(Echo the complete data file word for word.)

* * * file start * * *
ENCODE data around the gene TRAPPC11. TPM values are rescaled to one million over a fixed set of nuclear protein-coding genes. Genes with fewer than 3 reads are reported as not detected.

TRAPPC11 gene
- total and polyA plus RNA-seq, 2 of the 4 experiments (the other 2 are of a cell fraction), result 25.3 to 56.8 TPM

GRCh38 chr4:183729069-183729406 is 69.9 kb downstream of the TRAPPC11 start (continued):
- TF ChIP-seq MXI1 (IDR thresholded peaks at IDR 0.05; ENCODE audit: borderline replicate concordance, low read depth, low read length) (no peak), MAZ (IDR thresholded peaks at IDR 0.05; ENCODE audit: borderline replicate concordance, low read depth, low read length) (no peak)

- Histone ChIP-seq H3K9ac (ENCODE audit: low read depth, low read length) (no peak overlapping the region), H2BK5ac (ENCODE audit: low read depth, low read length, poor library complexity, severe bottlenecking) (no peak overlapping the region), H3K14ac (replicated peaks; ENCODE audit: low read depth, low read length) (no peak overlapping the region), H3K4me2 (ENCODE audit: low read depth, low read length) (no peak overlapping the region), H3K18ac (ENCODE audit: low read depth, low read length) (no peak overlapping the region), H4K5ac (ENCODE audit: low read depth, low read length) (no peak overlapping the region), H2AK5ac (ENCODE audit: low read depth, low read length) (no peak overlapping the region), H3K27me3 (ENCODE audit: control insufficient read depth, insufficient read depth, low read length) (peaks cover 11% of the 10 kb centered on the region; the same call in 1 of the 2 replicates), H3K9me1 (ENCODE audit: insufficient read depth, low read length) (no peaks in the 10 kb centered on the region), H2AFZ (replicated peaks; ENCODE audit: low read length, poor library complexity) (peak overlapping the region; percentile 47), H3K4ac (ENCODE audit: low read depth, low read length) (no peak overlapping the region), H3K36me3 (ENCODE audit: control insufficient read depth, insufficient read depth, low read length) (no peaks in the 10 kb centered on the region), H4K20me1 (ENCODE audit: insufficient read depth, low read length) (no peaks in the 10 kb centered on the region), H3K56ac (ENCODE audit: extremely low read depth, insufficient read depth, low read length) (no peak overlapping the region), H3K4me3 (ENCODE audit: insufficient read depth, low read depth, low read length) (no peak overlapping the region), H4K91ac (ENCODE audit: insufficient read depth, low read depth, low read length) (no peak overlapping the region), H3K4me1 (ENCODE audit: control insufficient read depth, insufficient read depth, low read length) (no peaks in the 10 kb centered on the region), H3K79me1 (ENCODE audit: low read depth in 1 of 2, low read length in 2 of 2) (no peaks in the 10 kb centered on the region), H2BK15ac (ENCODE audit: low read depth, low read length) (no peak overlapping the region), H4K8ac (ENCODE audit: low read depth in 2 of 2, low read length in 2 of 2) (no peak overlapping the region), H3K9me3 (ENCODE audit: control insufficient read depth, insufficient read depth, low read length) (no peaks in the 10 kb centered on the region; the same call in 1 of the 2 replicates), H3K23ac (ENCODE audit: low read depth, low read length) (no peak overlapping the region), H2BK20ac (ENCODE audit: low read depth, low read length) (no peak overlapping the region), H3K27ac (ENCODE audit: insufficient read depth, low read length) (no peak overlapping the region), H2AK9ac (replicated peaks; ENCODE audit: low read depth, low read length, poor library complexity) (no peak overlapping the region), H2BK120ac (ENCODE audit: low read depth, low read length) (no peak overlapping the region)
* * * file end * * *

ENCODE data around the gene TRAPPC11. TPM values are rescaled to one million over a fixed set of nuclear protein-coding genes. Genes with fewer than 3 reads are reported as not detected.

TRAPPC11 gene
- total and polyA plus RNA-seq, 2 of the 4 experiments (the other 2 are of a cell fraction), result 25.3 to 56.8 TPM

GRCh38 chr4:183729069-183729406 is 69.9 kb downstream of the TRAPPC11 start (continued):
- TF ChIP-seq MXI1 (IDR thresholded peaks at IDR 0.05; ENCODE audit: borderline replicate concordance, low read depth, low read length) (no peak), MAZ (IDR thresholded peaks at IDR 0.05; ENCODE audit: borderline replicate concordance, low read depth, low read length) (no peak)

- Histone ChIP-seq H3K9ac (ENCODE audit: low read depth, low read length) (no peak overlapping the region), H2BK5ac (ENCODE audit: low read depth, low read length, poor library complexity, severe bottlenecking) (no peak overlapping the region), H3K14ac (replicated peaks; ENCODE audit: low read depth, low read length) (no peak overlapping the region), H3K4me2 (ENCODE audit: low read depth, low read length) (no peak overlapping the region), H3K18ac (ENCODE audit: low read depth, low read length) (no peak overlapping the region), H4K5ac (ENCODE audit: low read depth, low read length) (no peak overlapping the region), H2AK5ac (ENCODE audit: low read depth, low read length) (no peak overlapping the region), H3K27me3 (ENCODE audit: control insufficient read depth, insufficient read depth, low read length) (peaks cover 11% of the 10 kb centered on the region; the same call in 1 of the 2 replicates), H3K9me1 (ENCODE audit: insufficient read depth, low read length) (no peaks in the 10 kb centered on the region), H2AFZ (replicated peaks; ENCODE audit: low read length, poor library complexity) (peak overlapping the region; percentile 47), H3K4ac (ENCODE audit: low read depth, low read length) (no peak overlapping the region), H3K36me3 (ENCODE audit: control insufficient read depth, insufficient read depth, low read length) (no peaks in the 10 kb centered on the region), H4K20me1 (ENCODE audit: insufficient read depth, low read length) (no peaks in the 10 kb centered on the region), H3K56ac (ENCODE audit: extremely low read depth, insufficient read depth, low read length) (no peak overlapping the region), H3K4me3 (ENCODE audit: insufficient read depth, low read depth, low read length) (no peak overlapping the region), H4K91ac (ENCODE audit: insufficient read depth, low read depth, low read length) (no peak overlapping the region), H3K4me1 (ENCODE audit: control insufficient read depth, insufficient read depth, low read length) (no peaks in the 10 kb centered on the region), H3K79me1 (ENCODE audit: low read depth in 1 of 2, low read length in 2 of 2) (no peaks in the 10 kb centered on the region), H2BK15ac (ENCODE audit: low read depth, low read length) (no peak overlapping the region), H4K8ac (ENCODE audit: low read depth in 2 of 2, low read length in 2 of 2) (no peak overlapping the region), H3K9me3 (ENCODE audit: control insufficient read depth, insufficient read depth, low read length) (no peaks in the 10 kb centered on the region; the same call in 1 of the 2 replicates), H3K23ac (ENCODE audit: low read depth, low read length) (no peak overlapping the region), H2BK20ac (ENCODE audit: low read depth, low read length) (no peak overlapping the region), H3K27ac (ENCODE audit: insufficient read depth, low read length) (no peak overlapping the region), H2AK9ac (replicated peaks; ENCODE audit: low read depth, low read length, poor library complexity) (no peak overlapping the region), H2BK120ac (ENCODE audit: low read depth, low read length) (no peak overlapping the region)